New Year's resolutions Featured

9:40am EDT December 21, 2004
With a growing number of employees eager to jump ship once the economy improves, now is a good time for employers to make New Year's resolutions to keep top talent happy.

Employees are your most valuable assets, and the cost of replacing a worker can sometimes exceed the employee's salary by one-and-a-half times. Therefore, fostering a workplace environment that's conducive to employee loyalty can only help your business.

A national survey conducted by RoperASW for Randstad North America uncovered the following seven steps that bosses can take to improve employee morale, loyalty and productivity in the coming year.

1. Communicate with workers. The survey found that 83 percent of employees who rank their bosses as excellent communicators say morale is excellent or good where they work.

2. Tell the truth. Instead of wondering if the boss is capable, workers today wonder if the boss is honest. And while 71 percent of supervisors say most people in business are honest, only 53 percent of employees agree with that assessment. Expect employees to ask the tough questions. Be prepared to tell them the truth.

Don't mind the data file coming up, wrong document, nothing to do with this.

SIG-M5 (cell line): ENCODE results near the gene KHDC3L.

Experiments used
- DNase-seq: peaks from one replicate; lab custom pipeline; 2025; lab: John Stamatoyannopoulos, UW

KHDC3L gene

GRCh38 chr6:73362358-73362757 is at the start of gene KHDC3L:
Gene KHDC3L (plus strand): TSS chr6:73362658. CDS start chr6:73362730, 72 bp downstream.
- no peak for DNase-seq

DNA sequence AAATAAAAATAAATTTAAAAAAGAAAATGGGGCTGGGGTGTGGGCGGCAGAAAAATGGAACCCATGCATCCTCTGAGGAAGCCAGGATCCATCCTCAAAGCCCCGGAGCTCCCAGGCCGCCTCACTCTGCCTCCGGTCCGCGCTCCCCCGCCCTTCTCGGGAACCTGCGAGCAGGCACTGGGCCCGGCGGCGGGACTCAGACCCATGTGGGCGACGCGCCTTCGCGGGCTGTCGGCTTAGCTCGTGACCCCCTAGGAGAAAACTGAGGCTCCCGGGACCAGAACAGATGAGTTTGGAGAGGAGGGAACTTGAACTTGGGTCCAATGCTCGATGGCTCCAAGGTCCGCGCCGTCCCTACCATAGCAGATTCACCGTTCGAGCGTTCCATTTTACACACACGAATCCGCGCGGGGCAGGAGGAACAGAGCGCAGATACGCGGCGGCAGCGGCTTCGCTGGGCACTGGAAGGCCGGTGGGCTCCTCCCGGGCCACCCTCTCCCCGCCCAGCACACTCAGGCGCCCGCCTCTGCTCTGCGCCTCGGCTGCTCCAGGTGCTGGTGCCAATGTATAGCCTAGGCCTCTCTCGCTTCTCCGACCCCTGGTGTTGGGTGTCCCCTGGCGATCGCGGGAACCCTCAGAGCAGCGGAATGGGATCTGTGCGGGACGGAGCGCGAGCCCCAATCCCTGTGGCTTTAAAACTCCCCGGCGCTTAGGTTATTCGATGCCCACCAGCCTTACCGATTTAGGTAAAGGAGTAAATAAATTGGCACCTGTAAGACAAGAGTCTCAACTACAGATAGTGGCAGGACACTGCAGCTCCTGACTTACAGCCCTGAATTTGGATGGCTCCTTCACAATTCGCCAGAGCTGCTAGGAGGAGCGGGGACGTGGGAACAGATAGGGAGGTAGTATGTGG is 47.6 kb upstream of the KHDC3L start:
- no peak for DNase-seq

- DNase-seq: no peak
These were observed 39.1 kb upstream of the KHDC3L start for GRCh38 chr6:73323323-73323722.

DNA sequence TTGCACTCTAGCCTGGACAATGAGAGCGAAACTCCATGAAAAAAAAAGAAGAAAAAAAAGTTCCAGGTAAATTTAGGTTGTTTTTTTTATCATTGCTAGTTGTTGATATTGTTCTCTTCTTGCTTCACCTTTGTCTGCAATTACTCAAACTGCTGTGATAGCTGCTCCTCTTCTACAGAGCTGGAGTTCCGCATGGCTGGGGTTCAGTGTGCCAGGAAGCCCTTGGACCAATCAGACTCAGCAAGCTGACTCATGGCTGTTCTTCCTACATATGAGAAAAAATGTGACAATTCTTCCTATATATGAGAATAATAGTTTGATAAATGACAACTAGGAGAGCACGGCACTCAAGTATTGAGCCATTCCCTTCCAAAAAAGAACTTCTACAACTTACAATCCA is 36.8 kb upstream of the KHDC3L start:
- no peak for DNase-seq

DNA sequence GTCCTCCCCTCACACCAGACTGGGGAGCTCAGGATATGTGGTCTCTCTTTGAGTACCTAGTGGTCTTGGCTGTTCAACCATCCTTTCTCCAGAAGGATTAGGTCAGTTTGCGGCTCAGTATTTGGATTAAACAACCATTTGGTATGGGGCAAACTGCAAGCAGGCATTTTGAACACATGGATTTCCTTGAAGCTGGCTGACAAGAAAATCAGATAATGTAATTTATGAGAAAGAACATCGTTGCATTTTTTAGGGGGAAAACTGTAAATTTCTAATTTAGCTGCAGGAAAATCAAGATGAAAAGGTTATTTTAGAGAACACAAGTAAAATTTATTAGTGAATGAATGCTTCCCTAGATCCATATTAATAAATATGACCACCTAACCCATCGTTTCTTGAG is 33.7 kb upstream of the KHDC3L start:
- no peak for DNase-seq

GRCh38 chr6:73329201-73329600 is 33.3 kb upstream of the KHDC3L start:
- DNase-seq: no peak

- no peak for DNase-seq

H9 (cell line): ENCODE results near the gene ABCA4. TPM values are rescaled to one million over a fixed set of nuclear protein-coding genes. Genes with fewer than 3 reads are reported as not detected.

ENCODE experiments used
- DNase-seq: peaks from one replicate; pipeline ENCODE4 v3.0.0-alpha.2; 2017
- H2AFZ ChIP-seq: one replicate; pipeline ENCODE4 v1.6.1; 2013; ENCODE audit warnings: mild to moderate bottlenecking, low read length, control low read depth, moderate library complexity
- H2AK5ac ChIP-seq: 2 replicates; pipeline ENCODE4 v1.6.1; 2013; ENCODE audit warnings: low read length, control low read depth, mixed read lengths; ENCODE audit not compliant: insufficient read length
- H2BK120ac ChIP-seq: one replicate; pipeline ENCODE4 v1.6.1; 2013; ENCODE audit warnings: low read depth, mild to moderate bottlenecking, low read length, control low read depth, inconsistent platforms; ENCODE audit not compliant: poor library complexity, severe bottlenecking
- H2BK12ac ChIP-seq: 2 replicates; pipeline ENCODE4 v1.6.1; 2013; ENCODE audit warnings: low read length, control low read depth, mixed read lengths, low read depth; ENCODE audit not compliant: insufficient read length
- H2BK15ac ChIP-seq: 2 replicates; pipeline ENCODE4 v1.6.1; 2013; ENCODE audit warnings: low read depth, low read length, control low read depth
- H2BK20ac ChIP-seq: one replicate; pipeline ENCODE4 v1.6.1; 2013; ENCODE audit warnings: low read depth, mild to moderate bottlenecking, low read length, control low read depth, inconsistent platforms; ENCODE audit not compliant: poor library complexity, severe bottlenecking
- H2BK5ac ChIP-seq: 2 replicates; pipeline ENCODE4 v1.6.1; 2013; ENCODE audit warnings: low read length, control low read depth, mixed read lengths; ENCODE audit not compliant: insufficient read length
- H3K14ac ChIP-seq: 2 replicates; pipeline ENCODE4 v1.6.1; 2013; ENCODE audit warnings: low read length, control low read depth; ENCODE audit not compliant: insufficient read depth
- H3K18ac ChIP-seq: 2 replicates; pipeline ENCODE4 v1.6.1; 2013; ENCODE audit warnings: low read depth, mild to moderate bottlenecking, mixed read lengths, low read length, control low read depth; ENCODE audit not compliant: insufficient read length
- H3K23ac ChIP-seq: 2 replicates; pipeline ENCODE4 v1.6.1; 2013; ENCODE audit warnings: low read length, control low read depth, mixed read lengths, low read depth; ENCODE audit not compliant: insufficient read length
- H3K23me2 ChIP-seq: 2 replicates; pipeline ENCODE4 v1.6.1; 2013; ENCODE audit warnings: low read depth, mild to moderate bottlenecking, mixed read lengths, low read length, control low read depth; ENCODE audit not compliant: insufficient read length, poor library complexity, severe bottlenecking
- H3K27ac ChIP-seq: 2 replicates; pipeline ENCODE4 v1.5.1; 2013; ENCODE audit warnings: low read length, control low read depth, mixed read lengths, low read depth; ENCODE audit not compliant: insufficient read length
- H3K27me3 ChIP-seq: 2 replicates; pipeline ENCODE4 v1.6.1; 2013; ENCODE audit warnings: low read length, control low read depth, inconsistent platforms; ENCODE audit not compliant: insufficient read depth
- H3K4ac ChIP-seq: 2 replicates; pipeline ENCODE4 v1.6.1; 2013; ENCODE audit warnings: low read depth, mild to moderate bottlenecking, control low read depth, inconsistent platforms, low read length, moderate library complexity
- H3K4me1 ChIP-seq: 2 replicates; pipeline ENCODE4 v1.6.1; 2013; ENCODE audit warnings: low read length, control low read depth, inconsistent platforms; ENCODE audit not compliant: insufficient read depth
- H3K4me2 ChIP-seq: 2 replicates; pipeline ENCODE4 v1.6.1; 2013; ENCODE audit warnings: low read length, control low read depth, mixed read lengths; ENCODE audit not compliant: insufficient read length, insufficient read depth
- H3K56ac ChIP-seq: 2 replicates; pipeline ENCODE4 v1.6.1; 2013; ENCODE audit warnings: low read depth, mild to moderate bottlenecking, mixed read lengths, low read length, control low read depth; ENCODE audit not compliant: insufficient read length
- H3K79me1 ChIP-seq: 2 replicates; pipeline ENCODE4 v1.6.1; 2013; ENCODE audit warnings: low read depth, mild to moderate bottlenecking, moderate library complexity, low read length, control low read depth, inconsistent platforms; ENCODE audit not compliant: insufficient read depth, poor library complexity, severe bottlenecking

3. Deliver the news clearly and simply. Employees want clear and easy-to-understand information about what's happening. Clarity is critical. During periods of change, half of employees say things at work seem unorganized. Don't try to spin bad news into innocuous twaddle.

4. Provide a road map. Give workers an idea of where the company is headed. While 83 percent of employers say they give workers that kind of information, only 68 percent of employees report receiving it.

5. Say something good once in awhile. Sixty-seven percent of employees say management communicates the good news as well as the bad. Workers need to hear the good news from the boss as much as they need to take the bad.

6. Get personal. Whatever the news is that you're providing, employees want to know what it means to them personally. That means you'll have to tailor the information in such a way that it is in context to their jobs and roles within the company.

7. Listen. Last but by no means least, take the time to gather input from your people. Employees want to be heard. Sometimes they actually have good ideas. In companies that take action on employee feedback resulting in positive change, 78 percent of employees say morale is excellent or good.

As Randstad North America's managing director of human resources, Gail Auerbach is responsible for recruitment and retention of the company's more than 2,000 employees in more than 500 locations in the U.S. and Canada. Reach her at gail.auerbach@us.randstad.com. For more information about Randstad's Employee Review, visit the company's Web site at www.us.randstad.com.